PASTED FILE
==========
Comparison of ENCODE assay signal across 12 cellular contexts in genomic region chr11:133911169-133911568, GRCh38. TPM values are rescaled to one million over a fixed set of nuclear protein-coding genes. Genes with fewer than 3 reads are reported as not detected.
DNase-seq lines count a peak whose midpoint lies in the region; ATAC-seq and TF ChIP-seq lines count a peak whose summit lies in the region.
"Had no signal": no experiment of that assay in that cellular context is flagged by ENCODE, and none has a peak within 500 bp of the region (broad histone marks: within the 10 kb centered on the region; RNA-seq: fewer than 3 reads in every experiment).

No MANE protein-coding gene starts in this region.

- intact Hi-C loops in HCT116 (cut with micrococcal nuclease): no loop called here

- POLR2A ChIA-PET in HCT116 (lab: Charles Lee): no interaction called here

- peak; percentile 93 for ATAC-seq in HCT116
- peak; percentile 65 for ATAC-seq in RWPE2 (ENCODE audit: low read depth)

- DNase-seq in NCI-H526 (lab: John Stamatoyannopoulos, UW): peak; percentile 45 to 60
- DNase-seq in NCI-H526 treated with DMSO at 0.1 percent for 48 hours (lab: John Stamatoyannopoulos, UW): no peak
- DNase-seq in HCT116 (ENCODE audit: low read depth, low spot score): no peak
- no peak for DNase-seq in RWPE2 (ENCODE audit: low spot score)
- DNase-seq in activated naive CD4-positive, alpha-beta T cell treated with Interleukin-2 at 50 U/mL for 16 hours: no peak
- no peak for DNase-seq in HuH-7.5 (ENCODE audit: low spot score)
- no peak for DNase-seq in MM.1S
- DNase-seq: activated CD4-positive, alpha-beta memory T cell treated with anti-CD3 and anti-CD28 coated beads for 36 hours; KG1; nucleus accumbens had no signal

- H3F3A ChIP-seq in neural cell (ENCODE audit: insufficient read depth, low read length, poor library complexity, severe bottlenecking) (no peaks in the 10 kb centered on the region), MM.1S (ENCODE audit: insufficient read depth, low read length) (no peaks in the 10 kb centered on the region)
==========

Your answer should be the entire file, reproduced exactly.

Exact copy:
Comparison of ENCODE assay signal across 12 cellular contexts in genomic region chr11:133911169-133911568, GRCh38. TPM values are rescaled to one million over a fixed set of nuclear protein-coding genes. Genes with fewer than 3 reads are reported as not detected.
DNase-seq lines count a peak whose midpoint lies in the region; ATAC-seq and TF ChIP-seq lines count a peak whose summit lies in the region.
"Had no signal": no experiment of that assay in that cellular context is flagged by ENCODE, and none has a peak within 500 bp of the region (broad histone marks: within the 10 kb centered on the region; RNA-seq: fewer than 3 reads in every experiment).

No MANE protein-coding gene starts in this region.

- intact Hi-C loops in HCT116 (cut with micrococcal nuclease): no loop called here

- POLR2A ChIA-PET in HCT116 (lab: Charles Lee): no interaction called here

- peak; percentile 93 for ATAC-seq in HCT116
- peak; percentile 65 for ATAC-seq in RWPE2 (ENCODE audit: low read depth)

- DNase-seq in NCI-H526 (lab: John Stamatoyannopoulos, UW): peak; percentile 45 to 60
- DNase-seq in NCI-H526 treated with DMSO at 0.1 percent for 48 hours (lab: John Stamatoyannopoulos, UW): no peak
- DNase-seq in HCT116 (ENCODE audit: low read depth, low spot score): no peak
- no peak for DNase-seq in RWPE2 (ENCODE audit: low spot score)
- DNase-seq in activated naive CD4-positive, alpha-beta T cell treated with Interleukin-2 at 50 U/mL for 16 hours: no peak
- no peak for DNase-seq in HuH-7.5 (ENCODE audit: low spot score)
- no peak for DNase-seq in MM.1S
- DNase-seq: activated CD4-positive, alpha-beta memory T cell treated with anti-CD3 and anti-CD28 coated beads for 36 hours; KG1; nucleus accumbens had no signal

- H3F3A ChIP-seq in neural cell (ENCODE audit: insufficient read depth, low read length, poor library complexity, severe bottlenecking) (no peaks in the 10 kb centered on the region), MM.1S (ENCODE audit: insufficient read depth, low read length) (no peaks in the 10 kb centered on the region)